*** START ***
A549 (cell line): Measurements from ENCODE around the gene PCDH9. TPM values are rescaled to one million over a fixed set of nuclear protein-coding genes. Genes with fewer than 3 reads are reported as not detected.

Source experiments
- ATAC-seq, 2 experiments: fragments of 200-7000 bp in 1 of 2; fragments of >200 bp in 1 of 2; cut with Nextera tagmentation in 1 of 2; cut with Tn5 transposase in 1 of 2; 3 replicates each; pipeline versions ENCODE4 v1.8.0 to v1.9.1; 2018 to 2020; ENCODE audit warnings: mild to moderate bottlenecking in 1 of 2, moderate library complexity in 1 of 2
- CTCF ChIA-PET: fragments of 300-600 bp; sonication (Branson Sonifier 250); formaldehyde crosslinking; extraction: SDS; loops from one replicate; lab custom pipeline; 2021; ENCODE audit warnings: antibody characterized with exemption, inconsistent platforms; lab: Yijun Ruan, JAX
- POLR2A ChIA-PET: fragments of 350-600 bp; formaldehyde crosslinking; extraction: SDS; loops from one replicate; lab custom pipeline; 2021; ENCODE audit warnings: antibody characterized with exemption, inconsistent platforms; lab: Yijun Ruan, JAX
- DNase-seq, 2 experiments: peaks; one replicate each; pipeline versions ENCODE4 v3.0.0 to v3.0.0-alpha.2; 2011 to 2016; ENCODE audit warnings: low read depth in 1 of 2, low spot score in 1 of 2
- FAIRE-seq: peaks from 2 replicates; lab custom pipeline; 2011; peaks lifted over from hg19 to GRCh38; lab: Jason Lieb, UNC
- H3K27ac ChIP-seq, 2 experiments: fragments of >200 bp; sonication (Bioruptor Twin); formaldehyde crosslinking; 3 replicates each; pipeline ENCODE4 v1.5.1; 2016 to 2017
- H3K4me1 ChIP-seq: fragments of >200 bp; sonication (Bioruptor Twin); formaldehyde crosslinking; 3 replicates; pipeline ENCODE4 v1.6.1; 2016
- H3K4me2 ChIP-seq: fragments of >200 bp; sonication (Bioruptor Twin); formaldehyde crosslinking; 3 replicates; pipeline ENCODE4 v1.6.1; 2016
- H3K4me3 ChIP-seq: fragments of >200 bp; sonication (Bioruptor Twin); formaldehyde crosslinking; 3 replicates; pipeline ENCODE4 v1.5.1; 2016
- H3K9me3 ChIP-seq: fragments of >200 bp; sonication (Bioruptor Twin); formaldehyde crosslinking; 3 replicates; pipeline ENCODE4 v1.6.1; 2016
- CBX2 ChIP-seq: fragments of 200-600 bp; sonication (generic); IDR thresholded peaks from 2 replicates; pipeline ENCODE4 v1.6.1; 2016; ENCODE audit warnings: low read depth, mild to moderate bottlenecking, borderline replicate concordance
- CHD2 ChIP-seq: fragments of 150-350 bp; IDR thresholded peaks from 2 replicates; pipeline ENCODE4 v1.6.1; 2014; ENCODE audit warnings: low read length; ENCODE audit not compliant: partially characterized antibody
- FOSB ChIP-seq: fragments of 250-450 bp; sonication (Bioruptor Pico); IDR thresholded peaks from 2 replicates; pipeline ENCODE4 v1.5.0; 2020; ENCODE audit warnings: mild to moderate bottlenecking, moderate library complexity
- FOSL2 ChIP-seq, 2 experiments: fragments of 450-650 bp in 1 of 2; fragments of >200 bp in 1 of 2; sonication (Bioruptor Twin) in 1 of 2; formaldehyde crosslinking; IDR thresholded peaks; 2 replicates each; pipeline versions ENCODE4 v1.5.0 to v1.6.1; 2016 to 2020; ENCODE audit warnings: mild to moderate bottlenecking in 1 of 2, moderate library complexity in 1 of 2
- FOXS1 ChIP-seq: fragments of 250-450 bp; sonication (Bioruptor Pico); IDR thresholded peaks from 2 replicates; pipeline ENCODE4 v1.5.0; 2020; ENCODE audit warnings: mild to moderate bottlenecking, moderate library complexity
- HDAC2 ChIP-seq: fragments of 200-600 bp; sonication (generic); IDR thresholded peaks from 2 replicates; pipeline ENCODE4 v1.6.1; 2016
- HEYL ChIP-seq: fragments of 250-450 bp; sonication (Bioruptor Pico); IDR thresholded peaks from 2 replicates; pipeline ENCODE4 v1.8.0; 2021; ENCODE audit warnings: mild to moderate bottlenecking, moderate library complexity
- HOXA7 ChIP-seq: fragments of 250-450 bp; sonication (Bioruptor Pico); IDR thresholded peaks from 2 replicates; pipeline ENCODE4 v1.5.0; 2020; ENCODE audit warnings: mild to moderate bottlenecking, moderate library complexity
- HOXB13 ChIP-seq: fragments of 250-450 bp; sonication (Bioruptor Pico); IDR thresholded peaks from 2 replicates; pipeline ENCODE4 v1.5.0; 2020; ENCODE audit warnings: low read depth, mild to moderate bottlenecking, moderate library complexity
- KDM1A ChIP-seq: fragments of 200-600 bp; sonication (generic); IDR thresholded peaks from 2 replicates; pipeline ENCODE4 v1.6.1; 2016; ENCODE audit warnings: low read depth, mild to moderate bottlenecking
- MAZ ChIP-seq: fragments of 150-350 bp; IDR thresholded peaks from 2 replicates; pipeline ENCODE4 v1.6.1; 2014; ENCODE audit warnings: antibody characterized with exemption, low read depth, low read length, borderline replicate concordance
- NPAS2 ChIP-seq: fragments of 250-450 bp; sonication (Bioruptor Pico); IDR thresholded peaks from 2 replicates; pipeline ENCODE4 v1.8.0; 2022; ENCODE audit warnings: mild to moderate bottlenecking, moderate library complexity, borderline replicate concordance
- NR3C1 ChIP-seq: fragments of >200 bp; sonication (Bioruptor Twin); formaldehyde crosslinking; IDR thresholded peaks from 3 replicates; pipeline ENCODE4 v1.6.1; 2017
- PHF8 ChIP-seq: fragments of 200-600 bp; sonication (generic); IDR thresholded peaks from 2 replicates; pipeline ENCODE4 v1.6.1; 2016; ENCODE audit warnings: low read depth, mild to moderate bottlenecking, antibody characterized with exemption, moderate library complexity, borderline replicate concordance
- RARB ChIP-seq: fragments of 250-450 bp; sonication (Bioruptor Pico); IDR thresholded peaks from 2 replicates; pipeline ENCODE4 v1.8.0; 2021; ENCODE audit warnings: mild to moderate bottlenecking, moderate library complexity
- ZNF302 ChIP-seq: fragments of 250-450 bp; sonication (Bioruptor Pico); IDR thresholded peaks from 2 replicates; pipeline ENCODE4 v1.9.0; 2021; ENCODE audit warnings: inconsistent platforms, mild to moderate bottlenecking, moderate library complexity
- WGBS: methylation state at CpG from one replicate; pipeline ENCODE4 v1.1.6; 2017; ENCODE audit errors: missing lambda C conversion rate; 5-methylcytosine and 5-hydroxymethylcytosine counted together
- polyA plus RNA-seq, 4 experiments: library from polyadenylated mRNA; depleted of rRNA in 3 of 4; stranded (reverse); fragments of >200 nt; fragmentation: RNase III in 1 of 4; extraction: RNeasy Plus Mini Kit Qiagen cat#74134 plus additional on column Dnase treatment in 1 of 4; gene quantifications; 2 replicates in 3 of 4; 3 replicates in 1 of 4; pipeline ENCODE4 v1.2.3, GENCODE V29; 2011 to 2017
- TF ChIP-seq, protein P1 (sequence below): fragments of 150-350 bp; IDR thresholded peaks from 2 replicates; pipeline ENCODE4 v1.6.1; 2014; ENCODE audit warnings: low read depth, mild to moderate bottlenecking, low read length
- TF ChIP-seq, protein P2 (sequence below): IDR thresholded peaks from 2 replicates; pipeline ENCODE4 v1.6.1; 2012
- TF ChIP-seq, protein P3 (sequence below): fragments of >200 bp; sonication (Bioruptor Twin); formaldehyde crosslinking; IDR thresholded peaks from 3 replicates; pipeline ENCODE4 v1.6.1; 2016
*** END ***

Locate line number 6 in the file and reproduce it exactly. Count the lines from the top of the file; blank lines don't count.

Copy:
- DNase-seq, 2 experiments: peaks; one replicate each; pipeline versions ENCODE4 v3.0.0 to v3.0.0-alpha.2; 2011 to 2016; ENCODE audit warnings: low read depth in 1 of 2, low spot score in 1 of 2